BBC Media Action has published Making Waves – media’s potential for girls in the Global South, a review of the nature and impact of media portrayal of girls in developing countries. The report makes for fascinating reading and concludes that the media plays both a positive and negative role in terms of influencing girls’ behaviour. It recommends that media interventions designed to enhance girls’ well-being should to be better targeted.
Changing role of BBC3
The BBC has now published its detailed plan to make BBC3 an online channel. IBT has praised BBC3 in the past for its innovative record in covering current affairs, particularly in developing countries. We are concerned that the move online will mean that fewer people watch these programmes. However, in the published plans, the BBC confirms its commitment to global current affairs on BBC3 and says that, when the channel moves online, all long form current affairs programmes will be shown on BBC1 or 2 as well as on the online channel. This is good news. In future, the new BBC3 will focus on two principal genres: current affairs and comedy. It will no longer make factual entertainment shows such as Don’t Tell the Bride – these will either be cut or moved to another tv channel. There will also be new money for short films to be shown online only. The BBC Trust will undertake a public consultation on these proposals, to which IBT will be submitting evidence. At the same time, the Trust has announced a review of its network speech radio stations – Radio 4, 4 Extra, 5 live and 5 live sports extra. If you have any views which you’d like us to put forward, please get in touch.
Next briefing will be with online news and comment websites
Our next briefing will focus on online news and comment websites. We’ll be hearing from a panel of 4 editors – from Buzzfeed, Vice News, Huffington Post and New Statesman online. The editors will talk about how to pitch stories and blogs – and they’ll give advice on how online material can achieve greater exposure. This event will take place from 10-12 on Tuesday January 27th. It’s now fully subscribed – if you have booked a place and are unable to attend please let us know so that we can offer your place to someone else.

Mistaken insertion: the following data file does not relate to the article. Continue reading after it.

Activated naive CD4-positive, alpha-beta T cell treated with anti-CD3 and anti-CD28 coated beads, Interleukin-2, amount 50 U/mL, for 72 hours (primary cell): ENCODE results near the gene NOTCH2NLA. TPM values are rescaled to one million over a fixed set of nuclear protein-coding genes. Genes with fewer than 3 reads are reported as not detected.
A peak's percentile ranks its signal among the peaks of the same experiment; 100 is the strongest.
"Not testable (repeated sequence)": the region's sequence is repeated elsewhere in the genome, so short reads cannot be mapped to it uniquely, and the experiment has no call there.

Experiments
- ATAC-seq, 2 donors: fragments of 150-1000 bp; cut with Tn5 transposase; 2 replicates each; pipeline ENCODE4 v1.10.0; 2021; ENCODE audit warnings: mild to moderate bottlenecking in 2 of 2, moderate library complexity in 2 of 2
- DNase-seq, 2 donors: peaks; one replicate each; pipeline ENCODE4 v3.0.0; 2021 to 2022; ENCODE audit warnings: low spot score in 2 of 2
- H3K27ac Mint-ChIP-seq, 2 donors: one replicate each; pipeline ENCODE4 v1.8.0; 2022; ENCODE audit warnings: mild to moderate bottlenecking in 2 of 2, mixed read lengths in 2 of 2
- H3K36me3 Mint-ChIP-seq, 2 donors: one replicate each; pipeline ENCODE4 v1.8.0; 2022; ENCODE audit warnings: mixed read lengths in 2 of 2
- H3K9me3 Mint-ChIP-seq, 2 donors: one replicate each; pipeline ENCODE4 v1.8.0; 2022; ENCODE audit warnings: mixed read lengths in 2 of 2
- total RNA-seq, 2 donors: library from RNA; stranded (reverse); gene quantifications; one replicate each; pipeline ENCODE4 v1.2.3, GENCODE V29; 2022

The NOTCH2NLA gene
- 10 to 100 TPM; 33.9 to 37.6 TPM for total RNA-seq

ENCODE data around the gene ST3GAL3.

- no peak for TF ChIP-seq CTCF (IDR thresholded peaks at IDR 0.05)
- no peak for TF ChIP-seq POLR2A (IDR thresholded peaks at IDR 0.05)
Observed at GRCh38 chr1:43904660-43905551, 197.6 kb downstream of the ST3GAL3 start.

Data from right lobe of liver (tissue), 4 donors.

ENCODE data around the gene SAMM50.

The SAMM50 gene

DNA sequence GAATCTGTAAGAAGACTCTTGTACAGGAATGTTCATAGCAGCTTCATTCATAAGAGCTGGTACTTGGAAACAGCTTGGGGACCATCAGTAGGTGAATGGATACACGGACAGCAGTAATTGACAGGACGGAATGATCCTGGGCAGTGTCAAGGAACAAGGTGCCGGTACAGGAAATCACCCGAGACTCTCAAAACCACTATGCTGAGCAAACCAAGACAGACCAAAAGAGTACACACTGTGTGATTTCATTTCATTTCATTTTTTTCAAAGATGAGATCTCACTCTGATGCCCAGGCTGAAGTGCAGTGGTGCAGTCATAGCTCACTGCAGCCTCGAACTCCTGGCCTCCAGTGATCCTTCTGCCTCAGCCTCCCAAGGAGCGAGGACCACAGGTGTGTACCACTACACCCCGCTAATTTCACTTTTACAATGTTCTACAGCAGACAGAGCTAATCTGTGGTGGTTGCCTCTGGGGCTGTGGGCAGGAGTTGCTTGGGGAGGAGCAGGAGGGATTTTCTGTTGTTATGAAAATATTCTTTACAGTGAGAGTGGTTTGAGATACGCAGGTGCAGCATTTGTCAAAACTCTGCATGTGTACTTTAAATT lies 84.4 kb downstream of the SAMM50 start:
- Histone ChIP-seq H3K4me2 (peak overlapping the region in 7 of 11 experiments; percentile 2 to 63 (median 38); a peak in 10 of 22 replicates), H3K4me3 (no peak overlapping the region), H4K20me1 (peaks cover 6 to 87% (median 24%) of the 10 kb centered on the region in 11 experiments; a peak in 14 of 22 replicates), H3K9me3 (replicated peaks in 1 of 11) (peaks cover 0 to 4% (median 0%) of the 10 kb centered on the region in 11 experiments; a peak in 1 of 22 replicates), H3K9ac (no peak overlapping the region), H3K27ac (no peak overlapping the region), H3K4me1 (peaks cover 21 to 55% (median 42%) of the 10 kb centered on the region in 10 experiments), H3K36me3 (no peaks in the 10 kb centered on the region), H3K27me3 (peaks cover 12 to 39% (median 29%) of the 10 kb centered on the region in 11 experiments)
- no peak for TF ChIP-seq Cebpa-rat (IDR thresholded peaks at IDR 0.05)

ESoDoc, the European Social Documentary project, is open for applications for this year’s scheme. It’s an innovative programme that brings together filmmakers, new media professionals and NGO film practitioners, from across Europe, who want to work collaboratively and develop new projects. The course is subsidized by the EU and includes three residential sessions in three European countries taking place over a six month period.
One World Media Awards
Entries are now open for this year’s One World Media Awards, which will take place on Thursday June 18th at BAFTA. Now in its 27th year, the awards recognize excellence in media coverage of developing countries. This year, two new categories have been launched, the Refugee Reporting Award (sponsored by the British Red Cross) and the Women’s Rights in Africa Award (sponsored by the African Development Bank). Other awards cover television, documentary, radio, press and digital media.
The Sandford St Martin Awards
The Sandford St Martin Awards have also issued their call for entries, with the announcement of a new Children’s Award. These awards celebrate tv, radio and online coverage of religious, spiritual and ethical issues.
This month we welcome two new members, Mercy Corps and Handicap International. If you know of any other organisations that may wish to join, please let me know.